Thursday, April 23, 2015

Satisfying my inner railway geek


If you don't like railways and trains, skip this post.  For the rest of us, here's a mammoth rail-laying machine that stirs my inner geek.





I've never seen one that large before.  Does anyone know where this beast operates?

Peter

13 comments:

Grog said...

The company appears to be based in Austria. Here's a longer video of one of their machines working in Sweden, this is a different machine based on the number but still impressive.

https://www.youtube.com/watch?v=XwiNaHmOscU

Expatriate Owl said...

John Henry and his sledgehammer wouldn't stand a chance against this machine!

Old NFO said...

WOW, I think that might be in Russia, from the RU link... Maybe...

Anonymous said...

This video has one operating in Heilbronn, Germany

https://youtu.be/I-e9AmkbLZg

STxRynn said...

I always hear this music in my head when I see things like that...

https://youtu.be/qaC0vNLdLvY?t=1m14s

Thanks Looney Tunes!!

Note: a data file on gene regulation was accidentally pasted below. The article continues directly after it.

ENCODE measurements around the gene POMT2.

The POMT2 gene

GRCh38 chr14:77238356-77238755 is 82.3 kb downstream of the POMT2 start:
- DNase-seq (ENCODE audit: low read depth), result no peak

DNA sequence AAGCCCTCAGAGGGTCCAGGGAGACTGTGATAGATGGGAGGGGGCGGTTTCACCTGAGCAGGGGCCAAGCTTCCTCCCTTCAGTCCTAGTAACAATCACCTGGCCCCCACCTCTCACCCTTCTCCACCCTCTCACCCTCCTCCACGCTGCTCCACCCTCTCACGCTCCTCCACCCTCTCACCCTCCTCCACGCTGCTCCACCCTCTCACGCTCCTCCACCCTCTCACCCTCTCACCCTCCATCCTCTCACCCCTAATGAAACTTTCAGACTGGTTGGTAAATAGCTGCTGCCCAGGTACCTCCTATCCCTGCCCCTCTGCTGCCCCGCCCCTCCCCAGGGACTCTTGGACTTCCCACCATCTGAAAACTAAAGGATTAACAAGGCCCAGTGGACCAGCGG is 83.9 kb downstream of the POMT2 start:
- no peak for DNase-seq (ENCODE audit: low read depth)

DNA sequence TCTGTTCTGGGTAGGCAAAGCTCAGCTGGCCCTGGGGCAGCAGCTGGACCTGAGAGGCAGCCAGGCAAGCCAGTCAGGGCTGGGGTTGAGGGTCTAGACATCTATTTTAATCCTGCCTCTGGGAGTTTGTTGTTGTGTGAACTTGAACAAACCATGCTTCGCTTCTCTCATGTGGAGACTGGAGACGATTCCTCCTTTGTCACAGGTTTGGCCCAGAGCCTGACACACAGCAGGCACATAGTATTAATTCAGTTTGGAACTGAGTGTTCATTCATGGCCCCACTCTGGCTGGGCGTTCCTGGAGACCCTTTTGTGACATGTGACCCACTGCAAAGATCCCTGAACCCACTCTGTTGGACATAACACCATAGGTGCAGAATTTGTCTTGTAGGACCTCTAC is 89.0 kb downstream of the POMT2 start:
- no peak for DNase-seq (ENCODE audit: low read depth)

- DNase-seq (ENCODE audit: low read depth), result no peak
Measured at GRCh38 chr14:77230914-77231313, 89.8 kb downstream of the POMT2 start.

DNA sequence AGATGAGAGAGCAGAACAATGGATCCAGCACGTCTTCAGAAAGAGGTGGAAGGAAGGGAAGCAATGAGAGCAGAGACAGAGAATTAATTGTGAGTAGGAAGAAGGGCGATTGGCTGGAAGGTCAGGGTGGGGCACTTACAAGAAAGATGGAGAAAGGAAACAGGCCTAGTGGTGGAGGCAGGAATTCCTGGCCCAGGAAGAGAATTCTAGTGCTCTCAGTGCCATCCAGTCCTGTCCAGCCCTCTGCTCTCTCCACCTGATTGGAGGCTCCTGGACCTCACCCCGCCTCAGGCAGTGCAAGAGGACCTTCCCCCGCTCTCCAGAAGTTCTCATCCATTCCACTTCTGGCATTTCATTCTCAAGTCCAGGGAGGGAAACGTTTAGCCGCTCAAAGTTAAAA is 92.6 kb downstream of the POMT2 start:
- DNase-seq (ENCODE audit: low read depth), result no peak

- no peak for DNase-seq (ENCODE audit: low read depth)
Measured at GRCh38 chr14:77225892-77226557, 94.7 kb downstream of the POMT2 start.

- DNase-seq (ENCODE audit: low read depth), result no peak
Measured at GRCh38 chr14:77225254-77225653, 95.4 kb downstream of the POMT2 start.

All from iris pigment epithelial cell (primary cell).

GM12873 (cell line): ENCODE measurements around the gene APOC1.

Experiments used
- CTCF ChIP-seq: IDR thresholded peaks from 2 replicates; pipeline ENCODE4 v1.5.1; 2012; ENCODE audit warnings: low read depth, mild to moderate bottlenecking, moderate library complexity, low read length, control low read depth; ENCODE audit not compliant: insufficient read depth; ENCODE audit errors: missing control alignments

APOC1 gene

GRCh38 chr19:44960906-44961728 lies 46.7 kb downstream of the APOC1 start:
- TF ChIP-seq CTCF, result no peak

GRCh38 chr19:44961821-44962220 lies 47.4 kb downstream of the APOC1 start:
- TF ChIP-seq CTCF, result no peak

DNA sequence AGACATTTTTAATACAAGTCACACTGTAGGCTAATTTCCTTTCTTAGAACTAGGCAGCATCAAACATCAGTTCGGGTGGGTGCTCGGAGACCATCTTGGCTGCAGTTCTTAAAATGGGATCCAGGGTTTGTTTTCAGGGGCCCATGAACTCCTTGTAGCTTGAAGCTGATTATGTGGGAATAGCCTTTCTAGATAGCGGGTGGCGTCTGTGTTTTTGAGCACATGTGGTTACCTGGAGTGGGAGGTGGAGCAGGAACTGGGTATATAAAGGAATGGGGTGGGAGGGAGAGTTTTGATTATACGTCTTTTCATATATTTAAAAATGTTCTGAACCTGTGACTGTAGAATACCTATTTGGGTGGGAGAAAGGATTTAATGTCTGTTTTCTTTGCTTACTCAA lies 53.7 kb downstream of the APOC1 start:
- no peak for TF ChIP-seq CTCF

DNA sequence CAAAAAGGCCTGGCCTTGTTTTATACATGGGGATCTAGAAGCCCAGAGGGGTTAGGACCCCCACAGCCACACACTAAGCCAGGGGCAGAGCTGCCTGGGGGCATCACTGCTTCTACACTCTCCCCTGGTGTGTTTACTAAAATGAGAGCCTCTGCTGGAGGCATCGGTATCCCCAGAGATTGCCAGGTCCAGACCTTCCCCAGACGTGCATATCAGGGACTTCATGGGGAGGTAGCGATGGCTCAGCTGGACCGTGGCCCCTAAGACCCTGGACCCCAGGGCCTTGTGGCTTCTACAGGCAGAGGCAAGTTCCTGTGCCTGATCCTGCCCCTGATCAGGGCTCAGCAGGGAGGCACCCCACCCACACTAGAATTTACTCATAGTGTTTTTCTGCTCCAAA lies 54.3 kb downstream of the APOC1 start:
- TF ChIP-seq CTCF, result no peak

Bob said...

Most impressive.

Being a dyed-in-the-wool Rocky Mountain narrow gauge fan, I've never seen anything like this.

Ribbon rail and concrete ties... about two feet every five seconds, ballasted to boot!

Paul said...

Quite the rig. makes you wonder where they got the money to build such a rig.

LCB said...

Does any railway in the US use concrete ties? In my part of the country (upper Midwest)I've only seen wood ties.

=BCE56= said...

Check out O. Winston Link:

http://www.google.com/webhp?nord=1#nord=1&q=o+winston+link+photographs

Mainly N&W Steam Locomotives.

You're welcome

Anonymous said...

Salt Lake City uses concrete ties for their high-speed (70-80mph) commuter train.

Anonymous said...

Union Pacific is going that concrete way too. No more "toxic" creosote issues and crumblin ties. Plus they are recycling concrete to make the ties- and repeating that recycle when necessary. That is IL-IA reach. New lil plant outside Clinton IA to make new ties and misc 'blocks' for hwy crossings etc.

Would expect all the lines to do same as it happens.
~jeryk

AJ said...

A similar but smaller machine was used in AU to re-lay the Adelaide - Alice-Springs railway before the Alice - Darwin link was completed. There were some videos of that kicking around a long (internet) time ago...

acairfearann.com said...

It seems to be from Austria. A company called Plasser & Theurer, that specializes in building track maintenance machines from what I can gather.